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he Covid-19 pandemic has ramifications for all aspects of society and our daily lives. As lockdown becomes our ‘new normal’, increasing attention is being paid to what impact the pandemic is having on our mental health.
In a recent statement, Director General of the World Health Organisation (WHO) Dr Tedros Adhanom Ghebreyesus said the psychological pressures now facing people all over the world are significant on a number of fronts. They include social isolation, fear of contagion, and loss of family members. These pressures can be compounded by the distress caused by loss of income and often employment due to the economic devastation caused by the pandemic.
Reports already indicate an increase in symptoms of depression and anxiety in a number of countries. A recent study in Ethiopia reported a three-fold increase in the prevalence of symptoms of depression compared to estimates from Ethiopia before the pandemic. According to the WHO, specific groups are at particular risk of Covid-19-related psychological distress. This, of course, includes frontline healthcare workers.
During the pandemic, in China, healthcare workers have reported high rates of depression (50 per cent), anxiety (45 per cent), and insomnia (34 per cent) and in Canada, 47 per cent of healthcare workers have reported a need for psychological support.
In Ireland, the increase in physician burnout was already a topic of widespread discussion before the pandemic. The arrival of Covid-19 to these shores generated a hugely positive response from the medical profession, and other healthcare workers. Tensions — such as those regarding testing, personal protective equipment and the role of private hospitals — in recent weeks have seen a fracturing of the initial unity. This was always going to happen given the scale of crisis, but it is also indicative of the stress many physicians are under.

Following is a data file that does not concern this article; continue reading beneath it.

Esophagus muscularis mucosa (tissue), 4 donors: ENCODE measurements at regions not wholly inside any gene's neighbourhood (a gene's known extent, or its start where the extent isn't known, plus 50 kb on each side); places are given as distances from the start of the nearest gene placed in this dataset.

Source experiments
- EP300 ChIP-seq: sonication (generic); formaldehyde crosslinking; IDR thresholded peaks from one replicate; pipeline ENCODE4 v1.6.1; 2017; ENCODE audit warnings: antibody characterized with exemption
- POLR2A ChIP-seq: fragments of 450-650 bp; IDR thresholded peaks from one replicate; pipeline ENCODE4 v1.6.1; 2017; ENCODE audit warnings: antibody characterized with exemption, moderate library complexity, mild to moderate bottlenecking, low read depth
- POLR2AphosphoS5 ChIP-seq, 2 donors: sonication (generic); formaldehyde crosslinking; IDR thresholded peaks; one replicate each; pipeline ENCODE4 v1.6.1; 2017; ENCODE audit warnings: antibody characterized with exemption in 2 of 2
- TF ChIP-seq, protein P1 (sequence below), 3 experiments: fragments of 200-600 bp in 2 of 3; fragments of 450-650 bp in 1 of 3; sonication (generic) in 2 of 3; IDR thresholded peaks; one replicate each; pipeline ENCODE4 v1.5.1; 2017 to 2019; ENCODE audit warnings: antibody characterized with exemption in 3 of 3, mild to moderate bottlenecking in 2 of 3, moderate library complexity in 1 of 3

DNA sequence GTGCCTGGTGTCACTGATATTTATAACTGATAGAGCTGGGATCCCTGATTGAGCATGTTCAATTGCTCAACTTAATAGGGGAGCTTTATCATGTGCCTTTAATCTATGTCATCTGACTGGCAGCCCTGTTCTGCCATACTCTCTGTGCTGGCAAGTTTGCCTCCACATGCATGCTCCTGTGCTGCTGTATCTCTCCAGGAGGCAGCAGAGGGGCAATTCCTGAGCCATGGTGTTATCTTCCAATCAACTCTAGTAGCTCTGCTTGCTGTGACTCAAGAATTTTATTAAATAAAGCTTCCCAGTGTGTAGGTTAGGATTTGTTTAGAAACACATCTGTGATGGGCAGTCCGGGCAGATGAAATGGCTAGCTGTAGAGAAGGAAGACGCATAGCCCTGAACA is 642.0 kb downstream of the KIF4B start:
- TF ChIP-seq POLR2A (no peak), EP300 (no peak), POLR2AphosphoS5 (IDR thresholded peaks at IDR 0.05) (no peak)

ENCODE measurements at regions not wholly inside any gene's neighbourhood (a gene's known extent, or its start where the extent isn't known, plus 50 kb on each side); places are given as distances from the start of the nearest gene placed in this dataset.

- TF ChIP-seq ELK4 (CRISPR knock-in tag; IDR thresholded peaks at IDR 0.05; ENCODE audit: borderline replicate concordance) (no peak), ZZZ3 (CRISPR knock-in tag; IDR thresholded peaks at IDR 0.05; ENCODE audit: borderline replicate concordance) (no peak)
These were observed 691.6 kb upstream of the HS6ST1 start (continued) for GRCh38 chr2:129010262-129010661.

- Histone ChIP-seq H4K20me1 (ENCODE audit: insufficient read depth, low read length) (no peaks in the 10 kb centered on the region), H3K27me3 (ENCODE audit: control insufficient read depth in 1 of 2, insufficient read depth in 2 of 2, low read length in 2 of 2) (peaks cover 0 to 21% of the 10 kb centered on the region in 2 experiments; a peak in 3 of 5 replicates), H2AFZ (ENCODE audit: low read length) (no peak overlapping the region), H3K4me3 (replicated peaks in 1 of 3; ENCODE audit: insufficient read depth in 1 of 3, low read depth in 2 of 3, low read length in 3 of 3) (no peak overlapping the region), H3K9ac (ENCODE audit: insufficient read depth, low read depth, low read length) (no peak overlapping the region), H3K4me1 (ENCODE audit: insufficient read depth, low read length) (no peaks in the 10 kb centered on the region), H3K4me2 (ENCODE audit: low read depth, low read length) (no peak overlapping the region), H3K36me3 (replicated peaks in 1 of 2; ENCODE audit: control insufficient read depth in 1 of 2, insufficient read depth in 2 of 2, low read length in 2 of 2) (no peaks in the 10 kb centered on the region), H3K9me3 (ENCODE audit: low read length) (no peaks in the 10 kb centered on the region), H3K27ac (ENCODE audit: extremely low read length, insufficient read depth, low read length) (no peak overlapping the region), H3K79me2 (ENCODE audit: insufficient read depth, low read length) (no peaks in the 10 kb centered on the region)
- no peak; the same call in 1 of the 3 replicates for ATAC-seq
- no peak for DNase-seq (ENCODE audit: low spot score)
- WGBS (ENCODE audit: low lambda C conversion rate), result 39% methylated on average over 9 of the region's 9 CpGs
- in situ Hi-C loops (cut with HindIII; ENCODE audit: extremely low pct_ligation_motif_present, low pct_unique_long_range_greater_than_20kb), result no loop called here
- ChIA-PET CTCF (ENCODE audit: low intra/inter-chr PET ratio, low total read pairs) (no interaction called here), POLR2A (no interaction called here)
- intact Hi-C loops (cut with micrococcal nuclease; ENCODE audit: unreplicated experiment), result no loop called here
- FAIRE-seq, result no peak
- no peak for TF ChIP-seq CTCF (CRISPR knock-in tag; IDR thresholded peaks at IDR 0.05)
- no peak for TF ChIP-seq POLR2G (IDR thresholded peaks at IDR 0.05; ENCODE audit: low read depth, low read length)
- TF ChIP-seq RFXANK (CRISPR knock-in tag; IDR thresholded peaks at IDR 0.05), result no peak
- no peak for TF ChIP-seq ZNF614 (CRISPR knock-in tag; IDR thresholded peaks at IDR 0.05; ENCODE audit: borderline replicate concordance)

Overall, the response to the pandemic has put huge strain on a stretched system, which will have to recalibrate to cope with the new reality brought by the virus, as doctors begin seeing patients on waiting lists whose care was put on hold during the past number of weeks. Resources such as the RCPI’s Health and Wellbeing Department will be important in providing physicians with the psychological supports they require to cope with these immense challenges.
In terms of the general population, social distancing can easily turn into social isolation for a number of people. A feature in this issue of the Medical Independent looks at loneliness, which is a particular risk for older people, who have been encouraged to cocoon. However, older people are not the only group vulnerable to loneliness, as the lockdown has affected society as a whole in a way that is unprecedented in modern times. It is only natural that many will struggle to cope. Governments now must do their part to limit the psychological fallout from the pandemic and lockdown restrictions in so far as possible.
“It is now crystal clear that mental health needs must be treated as a core element of our response to and recovery from the Covid-19 pandemic,” according to the WHO Director General.
“This is a collective responsibility of governments and civil society, with the support of the whole United Nations system. A failure to take people’s emotional wellbeing seriously will lead to long-term social and economic costs to society.”
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